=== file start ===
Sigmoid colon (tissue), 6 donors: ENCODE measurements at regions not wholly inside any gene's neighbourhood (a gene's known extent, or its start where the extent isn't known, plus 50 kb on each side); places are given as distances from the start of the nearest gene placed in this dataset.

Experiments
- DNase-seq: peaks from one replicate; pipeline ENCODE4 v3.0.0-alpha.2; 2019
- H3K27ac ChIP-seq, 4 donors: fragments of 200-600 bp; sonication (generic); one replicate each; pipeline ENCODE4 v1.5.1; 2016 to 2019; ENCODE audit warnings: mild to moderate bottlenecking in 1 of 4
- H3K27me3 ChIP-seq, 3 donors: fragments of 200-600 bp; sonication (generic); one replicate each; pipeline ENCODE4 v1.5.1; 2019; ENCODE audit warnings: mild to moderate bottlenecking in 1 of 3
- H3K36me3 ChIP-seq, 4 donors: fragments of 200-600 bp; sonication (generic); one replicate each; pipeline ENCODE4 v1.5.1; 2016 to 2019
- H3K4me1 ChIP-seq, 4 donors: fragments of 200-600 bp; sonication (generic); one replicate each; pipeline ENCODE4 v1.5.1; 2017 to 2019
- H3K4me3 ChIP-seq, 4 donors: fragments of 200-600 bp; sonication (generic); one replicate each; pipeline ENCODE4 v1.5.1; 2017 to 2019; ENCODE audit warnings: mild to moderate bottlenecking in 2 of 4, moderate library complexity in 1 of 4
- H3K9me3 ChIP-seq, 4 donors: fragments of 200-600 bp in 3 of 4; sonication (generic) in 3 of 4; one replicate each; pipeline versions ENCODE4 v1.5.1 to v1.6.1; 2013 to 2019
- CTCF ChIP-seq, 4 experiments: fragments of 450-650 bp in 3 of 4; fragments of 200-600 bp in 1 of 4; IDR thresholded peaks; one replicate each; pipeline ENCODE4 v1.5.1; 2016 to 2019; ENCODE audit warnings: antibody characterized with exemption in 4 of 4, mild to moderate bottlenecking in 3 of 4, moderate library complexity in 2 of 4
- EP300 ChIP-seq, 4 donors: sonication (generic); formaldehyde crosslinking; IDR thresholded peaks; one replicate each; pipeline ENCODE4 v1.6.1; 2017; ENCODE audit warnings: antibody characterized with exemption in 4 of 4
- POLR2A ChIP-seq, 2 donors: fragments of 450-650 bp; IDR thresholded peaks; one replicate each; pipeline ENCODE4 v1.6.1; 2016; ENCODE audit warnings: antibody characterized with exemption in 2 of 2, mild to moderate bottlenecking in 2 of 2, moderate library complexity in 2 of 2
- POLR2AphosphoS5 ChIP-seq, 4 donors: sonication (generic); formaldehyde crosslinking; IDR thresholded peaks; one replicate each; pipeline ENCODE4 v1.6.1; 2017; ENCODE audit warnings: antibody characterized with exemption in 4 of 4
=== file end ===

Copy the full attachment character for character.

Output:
Sigmoid colon (tissue), 6 donors: ENCODE measurements at regions not wholly inside any gene's neighbourhood (a gene's known extent, or its start where the extent isn't known, plus 50 kb on each side); places are given as distances from the start of the nearest gene placed in this dataset.

Experiments
- DNase-seq: peaks from one replicate; pipeline ENCODE4 v3.0.0-alpha.2; 2019
- H3K27ac ChIP-seq, 4 donors: fragments of 200-600 bp; sonication (generic); one replicate each; pipeline ENCODE4 v1.5.1; 2016 to 2019; ENCODE audit warnings: mild to moderate bottlenecking in 1 of 4
- H3K27me3 ChIP-seq, 3 donors: fragments of 200-600 bp; sonication (generic); one replicate each; pipeline ENCODE4 v1.5.1; 2019; ENCODE audit warnings: mild to moderate bottlenecking in 1 of 3
- H3K36me3 ChIP-seq, 4 donors: fragments of 200-600 bp; sonication (generic); one replicate each; pipeline ENCODE4 v1.5.1; 2016 to 2019
- H3K4me1 ChIP-seq, 4 donors: fragments of 200-600 bp; sonication (generic); one replicate each; pipeline ENCODE4 v1.5.1; 2017 to 2019
- H3K4me3 ChIP-seq, 4 donors: fragments of 200-600 bp; sonication (generic); one replicate each; pipeline ENCODE4 v1.5.1; 2017 to 2019; ENCODE audit warnings: mild to moderate bottlenecking in 2 of 4, moderate library complexity in 1 of 4
- H3K9me3 ChIP-seq, 4 donors: fragments of 200-600 bp in 3 of 4; sonication (generic) in 3 of 4; one replicate each; pipeline versions ENCODE4 v1.5.1 to v1.6.1; 2013 to 2019
- CTCF ChIP-seq, 4 experiments: fragments of 450-650 bp in 3 of 4; fragments of 200-600 bp in 1 of 4; IDR thresholded peaks; one replicate each; pipeline ENCODE4 v1.5.1; 2016 to 2019; ENCODE audit warnings: antibody characterized with exemption in 4 of 4, mild to moderate bottlenecking in 3 of 4, moderate library complexity in 2 of 4
- EP300 ChIP-seq, 4 donors: sonication (generic); formaldehyde crosslinking; IDR thresholded peaks; one replicate each; pipeline ENCODE4 v1.6.1; 2017; ENCODE audit warnings: antibody characterized with exemption in 4 of 4
- POLR2A ChIP-seq, 2 donors: fragments of 450-650 bp; IDR thresholded peaks; one replicate each; pipeline ENCODE4 v1.6.1; 2016; ENCODE audit warnings: antibody characterized with exemption in 2 of 2, mild to moderate bottlenecking in 2 of 2, moderate library complexity in 2 of 2
- POLR2AphosphoS5 ChIP-seq, 4 donors: sonication (generic); formaldehyde crosslinking; IDR thresholded peaks; one replicate each; pipeline ENCODE4 v1.6.1; 2017; ENCODE audit warnings: antibody characterized with exemption in 4 of 4